Schizophrenia.com

Man, my dad must have been one tough cookie

#1

Knowing what I know about life now, he was one hell of a survivor. A kid during The Great Depression, growing up during WWII, serving in the Korean war, two long marriages, very charming with women, traveling across the world, hung around with the toughest men, but managed to stay a nice, kind person, a good father, loyal but with his share of faults. He was just a kid from a small town near Sacramento, who liked to go hunting with his dog or swim in the water hole with his friends, or date the girls he grew up with. His life was hard, he had his demons for sure. I realize now I should have listened harder when he tried to teach me about life. A lot of stuff I write here comes from my own hard earned experience but a lot of it is stuff he told me through the years. I miss him. We used to have the best talks and he took me places and when I became schizophrenic it blind-sided him and he knew nothing about it but he stepped up to the plate fearlessly for 30 years and visited me in hospitals and listened patiently when I talked, and listened to every crazy delusion I had and tried to understand so he could help me but also because he was fascinated and curious ( in a respectful way). I take after him in some ways, I like to believe that he acknowledged that I was tough in many ways growing up, he sure knew how tough my life was and what I overcame. Even if he didn’t respect me (which I think he did respect me) I sure respect myself and he would understand that.

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#2

Thanks for sharing this. :slightly_smiling_face:

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#3

You’re welcome. Have a nice night.

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#4

Your dad and my dad had a lot in common, even the part about growing up in a small town near Sacramento.
I miss my dad too.

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#5

Your story reminds me of how my mom is with me.

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#6

I’ve been thinking about how much more capable my father was than me. He was born about the same time your dad was. He was drafted for World War II. He went through the training, but they dropped the atomic bomb before he was shipped out to fight Japan. There was a good chance that he would have been killed if they had to invade Japan, so in a kind of perverse irony, I owe my existence to the atomic bomb. Maybe that is why I am so toxic. I had four uncles that fought in World War II. My dad had his demons too. They destroyed him. He did do a lot to atone for his terrible flaw, though.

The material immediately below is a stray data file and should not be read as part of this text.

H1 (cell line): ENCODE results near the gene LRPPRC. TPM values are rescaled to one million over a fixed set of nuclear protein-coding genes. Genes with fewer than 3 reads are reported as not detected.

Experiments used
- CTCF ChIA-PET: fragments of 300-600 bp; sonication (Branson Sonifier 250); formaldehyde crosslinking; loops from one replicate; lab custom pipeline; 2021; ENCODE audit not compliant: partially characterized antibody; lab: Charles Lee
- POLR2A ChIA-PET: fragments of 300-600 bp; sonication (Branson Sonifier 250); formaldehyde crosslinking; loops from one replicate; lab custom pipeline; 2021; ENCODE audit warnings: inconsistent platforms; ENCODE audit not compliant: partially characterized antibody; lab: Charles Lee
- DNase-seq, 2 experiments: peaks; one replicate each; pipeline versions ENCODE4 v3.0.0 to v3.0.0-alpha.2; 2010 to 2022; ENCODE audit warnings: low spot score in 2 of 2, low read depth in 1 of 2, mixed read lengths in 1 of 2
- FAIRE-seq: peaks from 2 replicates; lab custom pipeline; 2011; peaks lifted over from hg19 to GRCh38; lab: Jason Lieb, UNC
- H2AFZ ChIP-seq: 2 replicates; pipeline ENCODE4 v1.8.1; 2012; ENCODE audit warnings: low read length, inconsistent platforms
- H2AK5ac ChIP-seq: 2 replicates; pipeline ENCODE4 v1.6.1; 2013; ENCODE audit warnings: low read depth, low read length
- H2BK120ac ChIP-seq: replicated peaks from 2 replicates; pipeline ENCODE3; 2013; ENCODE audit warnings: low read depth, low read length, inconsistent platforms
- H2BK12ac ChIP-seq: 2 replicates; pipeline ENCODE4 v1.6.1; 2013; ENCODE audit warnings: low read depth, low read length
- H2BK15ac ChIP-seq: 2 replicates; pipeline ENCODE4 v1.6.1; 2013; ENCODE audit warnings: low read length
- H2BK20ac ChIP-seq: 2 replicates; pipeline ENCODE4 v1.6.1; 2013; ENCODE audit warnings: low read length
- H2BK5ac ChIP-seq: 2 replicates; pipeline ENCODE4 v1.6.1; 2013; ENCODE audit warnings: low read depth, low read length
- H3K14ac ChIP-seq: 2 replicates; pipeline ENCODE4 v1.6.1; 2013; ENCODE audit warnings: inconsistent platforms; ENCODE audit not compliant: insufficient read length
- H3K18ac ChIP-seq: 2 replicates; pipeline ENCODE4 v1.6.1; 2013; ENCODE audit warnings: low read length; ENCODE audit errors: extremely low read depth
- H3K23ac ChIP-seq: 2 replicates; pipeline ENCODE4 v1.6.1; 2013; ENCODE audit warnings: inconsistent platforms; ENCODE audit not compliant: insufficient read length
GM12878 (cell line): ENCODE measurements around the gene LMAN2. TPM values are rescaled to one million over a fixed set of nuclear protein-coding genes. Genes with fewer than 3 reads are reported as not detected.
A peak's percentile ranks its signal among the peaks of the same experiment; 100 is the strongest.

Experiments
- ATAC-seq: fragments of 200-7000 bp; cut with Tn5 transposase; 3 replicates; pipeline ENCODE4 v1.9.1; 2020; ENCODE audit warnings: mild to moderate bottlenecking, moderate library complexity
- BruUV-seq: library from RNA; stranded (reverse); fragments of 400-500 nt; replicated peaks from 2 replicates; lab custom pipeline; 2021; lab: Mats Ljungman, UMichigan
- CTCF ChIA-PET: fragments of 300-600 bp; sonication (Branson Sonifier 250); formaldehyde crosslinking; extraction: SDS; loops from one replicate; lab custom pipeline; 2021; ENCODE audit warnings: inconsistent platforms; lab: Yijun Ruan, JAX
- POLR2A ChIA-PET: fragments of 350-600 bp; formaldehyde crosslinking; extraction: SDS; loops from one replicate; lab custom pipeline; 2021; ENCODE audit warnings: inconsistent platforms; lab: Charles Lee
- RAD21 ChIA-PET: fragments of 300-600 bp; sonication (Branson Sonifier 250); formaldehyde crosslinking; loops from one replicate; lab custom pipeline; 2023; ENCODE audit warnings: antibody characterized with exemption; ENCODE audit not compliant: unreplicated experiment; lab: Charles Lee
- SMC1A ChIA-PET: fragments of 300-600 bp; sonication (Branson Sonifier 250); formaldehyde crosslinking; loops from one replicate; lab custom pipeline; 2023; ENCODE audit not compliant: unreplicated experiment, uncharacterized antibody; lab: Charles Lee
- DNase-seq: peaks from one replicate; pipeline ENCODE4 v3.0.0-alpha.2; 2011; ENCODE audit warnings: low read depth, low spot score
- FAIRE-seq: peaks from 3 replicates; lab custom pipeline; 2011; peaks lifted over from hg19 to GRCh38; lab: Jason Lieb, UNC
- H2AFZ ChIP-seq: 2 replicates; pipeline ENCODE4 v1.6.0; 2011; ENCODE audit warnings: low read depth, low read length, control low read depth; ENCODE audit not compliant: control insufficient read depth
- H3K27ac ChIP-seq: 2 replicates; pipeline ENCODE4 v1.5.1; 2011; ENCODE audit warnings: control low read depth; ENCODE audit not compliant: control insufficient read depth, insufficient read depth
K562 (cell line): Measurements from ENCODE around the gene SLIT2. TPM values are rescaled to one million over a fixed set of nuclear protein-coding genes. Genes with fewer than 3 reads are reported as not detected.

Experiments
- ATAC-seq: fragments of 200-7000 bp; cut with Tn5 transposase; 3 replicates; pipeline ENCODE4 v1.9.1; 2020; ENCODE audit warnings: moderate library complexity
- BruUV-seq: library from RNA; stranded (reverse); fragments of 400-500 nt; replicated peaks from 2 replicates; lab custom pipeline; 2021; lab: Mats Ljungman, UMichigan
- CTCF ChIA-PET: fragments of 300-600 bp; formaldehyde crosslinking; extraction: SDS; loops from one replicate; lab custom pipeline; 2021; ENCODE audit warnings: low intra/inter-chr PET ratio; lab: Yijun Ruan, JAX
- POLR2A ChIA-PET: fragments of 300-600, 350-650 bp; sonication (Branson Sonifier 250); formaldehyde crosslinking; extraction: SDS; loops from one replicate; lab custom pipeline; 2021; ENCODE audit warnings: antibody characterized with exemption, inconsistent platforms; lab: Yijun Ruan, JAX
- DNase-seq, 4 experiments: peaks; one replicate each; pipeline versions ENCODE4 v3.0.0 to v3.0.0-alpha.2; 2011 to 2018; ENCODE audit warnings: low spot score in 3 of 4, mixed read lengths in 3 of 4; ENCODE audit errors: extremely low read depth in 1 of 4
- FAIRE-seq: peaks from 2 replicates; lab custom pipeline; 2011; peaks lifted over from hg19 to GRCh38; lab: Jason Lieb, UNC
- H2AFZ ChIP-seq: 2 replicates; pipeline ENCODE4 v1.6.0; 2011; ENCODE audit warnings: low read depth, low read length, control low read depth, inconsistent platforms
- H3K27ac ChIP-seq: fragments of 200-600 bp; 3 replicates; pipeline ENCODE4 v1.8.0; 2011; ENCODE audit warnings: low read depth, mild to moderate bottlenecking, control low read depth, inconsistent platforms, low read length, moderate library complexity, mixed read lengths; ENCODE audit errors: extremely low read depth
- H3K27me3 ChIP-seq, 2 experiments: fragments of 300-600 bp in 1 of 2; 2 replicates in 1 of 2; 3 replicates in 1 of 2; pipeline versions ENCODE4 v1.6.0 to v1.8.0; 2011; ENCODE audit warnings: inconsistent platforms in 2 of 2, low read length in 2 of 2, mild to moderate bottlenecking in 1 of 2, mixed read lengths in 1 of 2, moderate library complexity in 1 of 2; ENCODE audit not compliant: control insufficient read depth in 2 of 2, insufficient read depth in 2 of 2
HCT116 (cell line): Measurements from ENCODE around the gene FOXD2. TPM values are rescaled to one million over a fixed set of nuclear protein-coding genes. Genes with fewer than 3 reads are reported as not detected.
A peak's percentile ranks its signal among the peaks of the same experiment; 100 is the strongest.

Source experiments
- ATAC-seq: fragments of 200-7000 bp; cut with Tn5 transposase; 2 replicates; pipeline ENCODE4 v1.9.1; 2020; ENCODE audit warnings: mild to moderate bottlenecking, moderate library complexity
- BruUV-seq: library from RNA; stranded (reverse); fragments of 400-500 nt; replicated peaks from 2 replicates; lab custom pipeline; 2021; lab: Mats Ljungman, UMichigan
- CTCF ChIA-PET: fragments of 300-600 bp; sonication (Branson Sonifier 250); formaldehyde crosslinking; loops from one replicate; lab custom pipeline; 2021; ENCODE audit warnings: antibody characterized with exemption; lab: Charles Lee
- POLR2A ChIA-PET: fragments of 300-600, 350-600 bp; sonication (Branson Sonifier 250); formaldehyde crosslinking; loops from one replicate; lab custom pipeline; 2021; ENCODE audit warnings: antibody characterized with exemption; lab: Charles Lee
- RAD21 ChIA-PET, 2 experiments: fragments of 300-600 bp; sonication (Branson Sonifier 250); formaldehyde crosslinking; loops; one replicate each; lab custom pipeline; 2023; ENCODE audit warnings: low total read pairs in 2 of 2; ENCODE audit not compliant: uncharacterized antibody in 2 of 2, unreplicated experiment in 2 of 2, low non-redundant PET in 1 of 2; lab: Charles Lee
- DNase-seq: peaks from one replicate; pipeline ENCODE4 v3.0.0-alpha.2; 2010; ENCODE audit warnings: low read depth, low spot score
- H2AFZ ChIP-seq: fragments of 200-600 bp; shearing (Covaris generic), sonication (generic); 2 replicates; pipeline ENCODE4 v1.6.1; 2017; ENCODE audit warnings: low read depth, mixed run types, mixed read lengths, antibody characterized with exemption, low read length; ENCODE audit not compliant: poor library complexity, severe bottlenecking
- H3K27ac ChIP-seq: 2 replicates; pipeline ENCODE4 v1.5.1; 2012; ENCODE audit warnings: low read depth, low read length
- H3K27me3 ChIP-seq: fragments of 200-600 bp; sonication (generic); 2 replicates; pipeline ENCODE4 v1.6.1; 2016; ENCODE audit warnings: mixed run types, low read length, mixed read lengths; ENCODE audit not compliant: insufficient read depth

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#7

Your dad sounds like a great person

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#8

You appreciate your parents a lot more when they’re gone. I appreciated my parents a lot when they were alive of course but after they die you I realize what they went through as human beings; not just being parents. I realize they told me so much stuff about life that went in one ear and out the other. Part of it is missing them but also they had a wealth of knowledge. I don’t now how anyone survives this friggin life to get to old age.

#9

My dad was one tough cookie too. He served in both Korea and Vietnam. He was a Green Beret in Korea and he was a sniper with the Army Special Forces 82nd Airborne in Vietnam. He received a medal for bravery in Vietnam 30 years after the war. He and his comrades all said it was 30 years too late. At his retirement, after 20 years, he reached the rank of commissioned warrant officer 3.

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#10

Cool, cool. Really cool. Did you ever see “The Green Beret” starring John Wayne?

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#11

Thanks………………….

#12

Mate…I expect nothing less!

Your a good egg and it’s nice you remember such lessons. Shite you were a teenager in the 70’s. I was a teenager in the 80’s and I was an ass to my parents!

Glad you found some closure and appreciate the man. I still live with dad and he’s not a bad guy! He has taught me a lot about being social and forever grateful!

I’m glad you appreciate your upbringing matey. It’s not easy having someone sick in the family and your dad seems to have been great for hanging in there!

Much love from over the ditch matey!

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#13

No, @77nick77, I don’t think I have. Or, I was really little when I saw it and I don’t remember it.

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#14

Thanks @rogueone. You’ve helped me a lot. Compliments are few and far between in this world and it’s easy to get off track competing with these normies and forget my own motto, “It makes me happier to be nice or help someone than it does to be mean to someone.” I don’t understand cricket at all but I appreciate what it takes to play it. Some people hate hearing “you’re doing pretty good for your age” but I mean it in a nice way.

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